Thursday, January 16, 2014

Worldview Education and Christian Pragmatism

I am delighted that Touchstone: a Journal of Mere Christianity has now put online the article about education that I wrote for their Sept/Oct 2013 issue. My article, titled 'More than Schooling: The Perils of Pragmatism in Christian Attitudes Toward the Liberal Arts' arose out of observations on some of the ways the idol of pragmatism has infected Christian approaches to the liberal arts, often in the name of 'worldview education.'

The pragmatic approach to the liberal arts sees their value as deriving primarily from specific quantifiable ends, such as winning the culture war. According to this mentality, when a Christian is taught the liberal arts from a Christian worldview, he is essentially being equipped with a set of tools. These tools can be defensive (helping the student shore up his faith against the challenge of false worldviews) or offensive (giving the student the intellectual equipment to make gains in the ongoing fight to claim our culture for Christ), but in both cases, they are valued for their usefulness.

According to this approach, we need to study the great thinkers and writers of the past, not so much because the things they said are valuable in and of themselves, but because studying them will give us the brain-power to better defend our beliefs and convince others that the Christian worldview is true.

In my Touchstone article I try to show that there is an alternative to this pragmatic approach which is still explicitly rooted in the Biblical worldview.
Here are some teasers from the article:

"Appreciating that some artifacts are good in themselves, and not merely because of what they do for us, is the first step towards a proper appropriation of the liberal arts. The best argument for teaching children to love Aeschylus, Shakespeare, and Hopkins is simply that these authors wrote things that are beautiful. Just as the best reason for smelling a rose is that it has a lovely fragrance, so the best reason for learning Latin is that Virgil's Aeneid is beautiful. Again, the template for this approach is creation itself.

Christian worldview education is in danger of being hijacked by pragmatists who think that non-utilitarian approaches somehow depart from the imperative to bring all things under Christ....
"The exclusively pragmatic approach does a particularly great disservice to the teaching of literature since it orients us to adopt a didactic and utilitarian approach to texts. We may start to think that the value of a text lies in the worldview lessons we are able to draw out of it and completely overlook the aesthetic considerations. Many, for instance, have the idea that the primary purpose of learning Shakespeare is to understand allusions and figures of speech, or that memorizing poems is mainly good as an exercise to develop memory skills, or that the value of learning Latin is to understand word origins, and so forth. The idea that learning Virgil in the original Latin has a value not tied to any practical benefit strikes them as odd.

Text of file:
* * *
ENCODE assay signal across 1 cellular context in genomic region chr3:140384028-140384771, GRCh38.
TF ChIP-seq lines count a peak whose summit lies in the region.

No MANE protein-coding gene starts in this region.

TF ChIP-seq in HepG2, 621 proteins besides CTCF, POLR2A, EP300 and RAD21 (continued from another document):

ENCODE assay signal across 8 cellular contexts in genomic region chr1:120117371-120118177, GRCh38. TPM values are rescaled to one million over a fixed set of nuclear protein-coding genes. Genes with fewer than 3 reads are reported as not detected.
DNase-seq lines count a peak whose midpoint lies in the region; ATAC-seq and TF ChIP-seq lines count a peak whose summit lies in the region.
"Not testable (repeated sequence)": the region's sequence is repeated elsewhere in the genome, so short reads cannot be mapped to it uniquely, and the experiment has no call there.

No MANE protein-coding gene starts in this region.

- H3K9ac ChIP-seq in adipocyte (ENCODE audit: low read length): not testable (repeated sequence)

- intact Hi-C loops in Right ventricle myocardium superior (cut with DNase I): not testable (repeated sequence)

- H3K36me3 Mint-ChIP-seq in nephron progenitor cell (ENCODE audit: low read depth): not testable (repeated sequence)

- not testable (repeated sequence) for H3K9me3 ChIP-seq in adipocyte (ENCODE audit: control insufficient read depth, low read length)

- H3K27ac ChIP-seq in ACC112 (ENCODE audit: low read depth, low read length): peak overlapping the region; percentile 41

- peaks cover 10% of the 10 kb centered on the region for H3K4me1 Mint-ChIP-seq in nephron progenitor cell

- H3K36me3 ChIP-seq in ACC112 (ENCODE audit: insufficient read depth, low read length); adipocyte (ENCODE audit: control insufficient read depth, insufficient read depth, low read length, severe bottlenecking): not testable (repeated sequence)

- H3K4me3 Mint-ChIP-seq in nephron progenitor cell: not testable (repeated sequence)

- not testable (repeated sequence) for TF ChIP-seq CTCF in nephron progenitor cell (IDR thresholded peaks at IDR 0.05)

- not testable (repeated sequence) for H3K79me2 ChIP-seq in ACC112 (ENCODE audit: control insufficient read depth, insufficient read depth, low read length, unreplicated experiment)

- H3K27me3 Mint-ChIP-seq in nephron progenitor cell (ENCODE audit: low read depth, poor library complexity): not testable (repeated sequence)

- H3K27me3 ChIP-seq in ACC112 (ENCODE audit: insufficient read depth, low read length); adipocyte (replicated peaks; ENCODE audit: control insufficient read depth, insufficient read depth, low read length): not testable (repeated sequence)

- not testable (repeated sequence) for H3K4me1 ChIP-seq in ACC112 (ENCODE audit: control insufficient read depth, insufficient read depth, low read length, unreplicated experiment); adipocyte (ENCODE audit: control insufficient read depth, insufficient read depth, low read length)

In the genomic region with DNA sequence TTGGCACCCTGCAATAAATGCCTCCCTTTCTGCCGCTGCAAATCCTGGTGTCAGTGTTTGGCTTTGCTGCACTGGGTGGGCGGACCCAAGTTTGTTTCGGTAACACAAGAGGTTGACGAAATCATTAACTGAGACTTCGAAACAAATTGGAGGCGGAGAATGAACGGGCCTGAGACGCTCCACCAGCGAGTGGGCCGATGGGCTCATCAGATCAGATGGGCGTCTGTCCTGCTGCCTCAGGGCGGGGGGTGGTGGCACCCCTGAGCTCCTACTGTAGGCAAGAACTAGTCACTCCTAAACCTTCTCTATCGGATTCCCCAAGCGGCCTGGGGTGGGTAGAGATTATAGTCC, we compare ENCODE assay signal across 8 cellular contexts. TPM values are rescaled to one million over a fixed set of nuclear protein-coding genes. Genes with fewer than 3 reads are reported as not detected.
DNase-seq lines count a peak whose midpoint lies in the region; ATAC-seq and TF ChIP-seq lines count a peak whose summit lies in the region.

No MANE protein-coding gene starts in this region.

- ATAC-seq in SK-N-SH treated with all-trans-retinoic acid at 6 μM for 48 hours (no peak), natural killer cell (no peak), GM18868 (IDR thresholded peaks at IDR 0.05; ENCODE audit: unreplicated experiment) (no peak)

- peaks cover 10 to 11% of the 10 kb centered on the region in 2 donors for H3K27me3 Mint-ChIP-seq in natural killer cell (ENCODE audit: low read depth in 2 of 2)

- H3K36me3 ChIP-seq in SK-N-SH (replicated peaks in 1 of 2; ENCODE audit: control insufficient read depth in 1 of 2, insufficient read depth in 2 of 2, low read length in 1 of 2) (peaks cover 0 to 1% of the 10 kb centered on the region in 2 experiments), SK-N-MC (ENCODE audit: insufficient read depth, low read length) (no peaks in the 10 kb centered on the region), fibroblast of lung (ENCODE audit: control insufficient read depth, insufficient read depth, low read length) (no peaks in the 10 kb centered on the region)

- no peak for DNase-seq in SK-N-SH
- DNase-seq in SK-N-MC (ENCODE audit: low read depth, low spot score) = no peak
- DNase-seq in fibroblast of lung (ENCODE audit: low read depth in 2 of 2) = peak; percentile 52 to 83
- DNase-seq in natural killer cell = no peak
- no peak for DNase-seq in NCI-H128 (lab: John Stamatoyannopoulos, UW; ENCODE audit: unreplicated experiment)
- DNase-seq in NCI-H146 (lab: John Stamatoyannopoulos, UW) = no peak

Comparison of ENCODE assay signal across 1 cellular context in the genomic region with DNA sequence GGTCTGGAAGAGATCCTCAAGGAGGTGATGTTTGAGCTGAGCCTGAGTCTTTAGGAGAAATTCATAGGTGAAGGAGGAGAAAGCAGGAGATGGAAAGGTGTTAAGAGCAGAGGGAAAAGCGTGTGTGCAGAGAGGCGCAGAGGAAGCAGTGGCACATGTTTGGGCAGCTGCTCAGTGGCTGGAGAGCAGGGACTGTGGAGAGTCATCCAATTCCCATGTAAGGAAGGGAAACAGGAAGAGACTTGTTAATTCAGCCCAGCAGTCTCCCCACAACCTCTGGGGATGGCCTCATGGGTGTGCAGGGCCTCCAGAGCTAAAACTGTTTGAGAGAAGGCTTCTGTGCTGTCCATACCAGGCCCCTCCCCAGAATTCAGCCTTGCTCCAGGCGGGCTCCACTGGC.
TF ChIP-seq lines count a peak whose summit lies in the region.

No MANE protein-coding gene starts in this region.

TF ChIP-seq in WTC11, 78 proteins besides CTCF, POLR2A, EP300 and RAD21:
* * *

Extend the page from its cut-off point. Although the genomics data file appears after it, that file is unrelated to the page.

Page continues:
When students are trained to think in strictly pragmatic ways, they will find it difficult to enjoy, say, a Shakespeare play if they can't derive a specific worldview lesson from it. They may become so over-active in finding worldview lessons that they discern some Shakespeare never intended. How much better it would be to get them to enjoy Shakespeare plays simply for their masterly use of language and compelling plots and characters. How much better for students to come to love things that are noble and praiseworthy even when they do not have a specific use. As Flannery O'Connor put it in Mystery and Manners, "The fact is, people don't know what they are expected to do with a novel, believing, as so many do, that art must be utilitarian, that it must do something, rather than be something...."
"Being able to just be in the presence of beauty is central to coming to know God and to participate in the sacramental life. As students come to appreciate beauty for its own sake—independent of utilitarian goals—their souls are prepared to receive God at a deep, pre-cognitive level. As Oscar Wilde understood, sensitivity to the beauty of material things prepares one's soul to become sensitive to the beauty of spiritual things. To learn to be still and silent in the presence of great beauty prepares one to be still and silent in the presence of great holiness.
To read my entire article, click on the link below:

'More than Schooling: The Perils of Pragmatism in Christian Attitudes Toward the Liberal Arts'

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